3. Sarah Weir is stepping down as operations director at Davy’s to join Imbiba-backed Ruth & Robinson, M+C reports
4. Coca-Cola Enterprises has launched ‘Ultra’, a range of zero-sugar and zero-calorie Monster energy drinks
a. Dept. of Health has stated it has no plans to introduce a sugar tax, despite Jamie Oliver’s petition gaining over 144,000 signatures.
5. England lose to Wales but it might be the pubs that count the cost. Early England exit would cost industry in lost opportunities
a. However, an early England Exit would help the nation’s food-led operators (as well as holiday companies, indoor attractions etc.)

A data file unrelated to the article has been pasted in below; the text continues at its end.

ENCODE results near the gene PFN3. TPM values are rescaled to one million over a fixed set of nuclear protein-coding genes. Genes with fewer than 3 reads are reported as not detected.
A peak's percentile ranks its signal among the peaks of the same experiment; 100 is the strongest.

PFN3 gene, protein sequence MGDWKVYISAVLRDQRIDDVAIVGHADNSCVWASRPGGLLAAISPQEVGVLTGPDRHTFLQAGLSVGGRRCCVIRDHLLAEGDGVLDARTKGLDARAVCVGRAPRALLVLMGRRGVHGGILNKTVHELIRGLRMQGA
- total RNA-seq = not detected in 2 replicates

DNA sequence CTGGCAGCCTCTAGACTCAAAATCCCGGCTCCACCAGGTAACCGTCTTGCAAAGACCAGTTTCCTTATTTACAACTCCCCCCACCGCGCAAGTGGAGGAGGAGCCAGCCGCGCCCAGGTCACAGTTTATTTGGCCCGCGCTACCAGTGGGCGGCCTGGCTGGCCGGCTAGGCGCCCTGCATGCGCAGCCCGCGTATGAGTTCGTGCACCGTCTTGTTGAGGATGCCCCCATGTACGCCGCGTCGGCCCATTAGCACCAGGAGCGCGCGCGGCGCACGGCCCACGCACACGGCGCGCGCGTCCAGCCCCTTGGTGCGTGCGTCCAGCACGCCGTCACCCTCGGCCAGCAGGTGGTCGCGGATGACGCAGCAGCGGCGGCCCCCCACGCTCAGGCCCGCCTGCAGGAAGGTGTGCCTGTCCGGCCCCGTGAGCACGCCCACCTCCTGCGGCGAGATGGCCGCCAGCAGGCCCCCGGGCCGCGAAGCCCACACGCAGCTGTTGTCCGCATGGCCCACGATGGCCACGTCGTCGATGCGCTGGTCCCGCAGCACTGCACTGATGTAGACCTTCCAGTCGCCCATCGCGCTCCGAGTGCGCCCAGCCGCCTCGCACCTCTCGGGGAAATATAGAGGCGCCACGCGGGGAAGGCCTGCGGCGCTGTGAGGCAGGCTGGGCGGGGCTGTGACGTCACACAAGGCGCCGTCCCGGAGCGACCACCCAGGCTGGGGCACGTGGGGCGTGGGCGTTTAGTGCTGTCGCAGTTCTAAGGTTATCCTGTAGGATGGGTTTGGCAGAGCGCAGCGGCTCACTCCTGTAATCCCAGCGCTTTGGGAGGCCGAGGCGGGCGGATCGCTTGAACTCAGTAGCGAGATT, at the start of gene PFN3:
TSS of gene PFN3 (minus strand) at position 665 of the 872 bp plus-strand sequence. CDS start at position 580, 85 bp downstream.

6. G1 Group, Scotland’s biggest independent managed operator, has seen full year operating profit rise 3% to £11.1m reports Propel
7. Caravan is close to securing its third site in the London, in Bankside. Five Guys aiming for 40 by year end.
8. Banksy’s Dismaland attracts thousands to Weston-super-Mare. Is sold out every day for 5wks, brought in c£20m of business
9. London hotels. PWC says capital is experiencing highest occupancy for 10yrs (c84%) but weak Euro is a negative
10. Pinewood updates at AGM, says enjoying strong revenues with good visibility for rest of year. Expects H2 weighting
11. Spotify and Netflix have dislodged Rolex and Sony as most desired brands, reports The Telegraph
12. U.S. economy expanded more than previously thought in Q2 on stronger consumer spending and construction
13. Preliminary Markit PMI for services sector from fell to 55.6 in Sept from 56.1 in Aug. Reading >50 signals expansion